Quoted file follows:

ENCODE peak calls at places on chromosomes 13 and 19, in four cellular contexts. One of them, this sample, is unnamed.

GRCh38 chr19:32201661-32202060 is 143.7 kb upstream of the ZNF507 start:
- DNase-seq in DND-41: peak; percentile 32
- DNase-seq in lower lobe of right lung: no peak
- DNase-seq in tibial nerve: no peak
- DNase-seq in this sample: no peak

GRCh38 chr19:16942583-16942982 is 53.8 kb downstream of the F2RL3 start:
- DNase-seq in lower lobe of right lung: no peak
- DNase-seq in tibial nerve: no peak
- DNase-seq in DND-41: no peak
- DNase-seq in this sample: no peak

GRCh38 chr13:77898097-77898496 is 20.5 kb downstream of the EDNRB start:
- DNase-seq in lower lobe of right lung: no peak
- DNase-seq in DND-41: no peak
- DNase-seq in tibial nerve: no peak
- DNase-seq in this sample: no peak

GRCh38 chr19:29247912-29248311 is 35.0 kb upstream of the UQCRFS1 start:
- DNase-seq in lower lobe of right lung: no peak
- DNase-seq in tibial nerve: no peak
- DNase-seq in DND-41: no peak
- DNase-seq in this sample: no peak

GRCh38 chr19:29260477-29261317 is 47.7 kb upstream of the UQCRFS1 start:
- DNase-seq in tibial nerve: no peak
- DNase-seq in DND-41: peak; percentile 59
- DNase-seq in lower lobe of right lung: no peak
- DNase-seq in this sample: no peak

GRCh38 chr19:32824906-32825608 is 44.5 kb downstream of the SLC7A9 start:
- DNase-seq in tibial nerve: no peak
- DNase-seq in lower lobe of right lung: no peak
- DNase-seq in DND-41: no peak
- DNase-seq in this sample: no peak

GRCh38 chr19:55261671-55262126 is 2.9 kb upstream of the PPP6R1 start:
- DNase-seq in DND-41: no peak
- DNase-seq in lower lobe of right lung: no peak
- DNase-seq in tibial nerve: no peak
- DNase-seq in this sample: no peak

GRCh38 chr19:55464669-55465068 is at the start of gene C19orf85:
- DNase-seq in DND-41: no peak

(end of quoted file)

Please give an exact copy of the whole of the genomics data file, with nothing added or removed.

ENCODE peak calls at places on chromosomes 13 and 19, in four cellular contexts. One of them, this sample, is unnamed.

GRCh38 chr19:32201661-32202060 is 143.7 kb upstream of the ZNF507 start:
- DNase-seq in DND-41: peak; percentile 32
- DNase-seq in lower lobe of right lung: no peak
- DNase-seq in tibial nerve: no peak
- DNase-seq in this sample: no peak

GRCh38 chr19:16942583-16942982 is 53.8 kb downstream of the F2RL3 start:
- DNase-seq in lower lobe of right lung: no peak
- DNase-seq in tibial nerve: no peak
- DNase-seq in DND-41: no peak
- DNase-seq in this sample: no peak

GRCh38 chr13:77898097-77898496 is 20.5 kb downstream of the EDNRB start:
- DNase-seq in lower lobe of right lung: no peak
- DNase-seq in DND-41: no peak
- DNase-seq in tibial nerve: no peak
- DNase-seq in this sample: no peak

GRCh38 chr19:29247912-29248311 is 35.0 kb upstream of the UQCRFS1 start:
- DNase-seq in lower lobe of right lung: no peak
- DNase-seq in tibial nerve: no peak
- DNase-seq in DND-41: no peak
- DNase-seq in this sample: no peak

GRCh38 chr19:29260477-29261317 is 47.7 kb upstream of the UQCRFS1 start:
- DNase-seq in tibial nerve: no peak
- DNase-seq in DND-41: peak; percentile 59
- DNase-seq in lower lobe of right lung: no peak
- DNase-seq in this sample: no peak

GRCh38 chr19:32824906-32825608 is 44.5 kb downstream of the SLC7A9 start:
- DNase-seq in tibial nerve: no peak
- DNase-seq in lower lobe of right lung: no peak
- DNase-seq in DND-41: no peak
- DNase-seq in this sample: no peak

GRCh38 chr19:55261671-55262126 is 2.9 kb upstream of the PPP6R1 start:
- DNase-seq in DND-41: no peak
- DNase-seq in lower lobe of right lung: no peak
- DNase-seq in tibial nerve: no peak
- DNase-seq in this sample: no peak

GRCh38 chr19:55464669-55465068 is at the start of gene C19orf85:
- DNase-seq in DND-41: no peak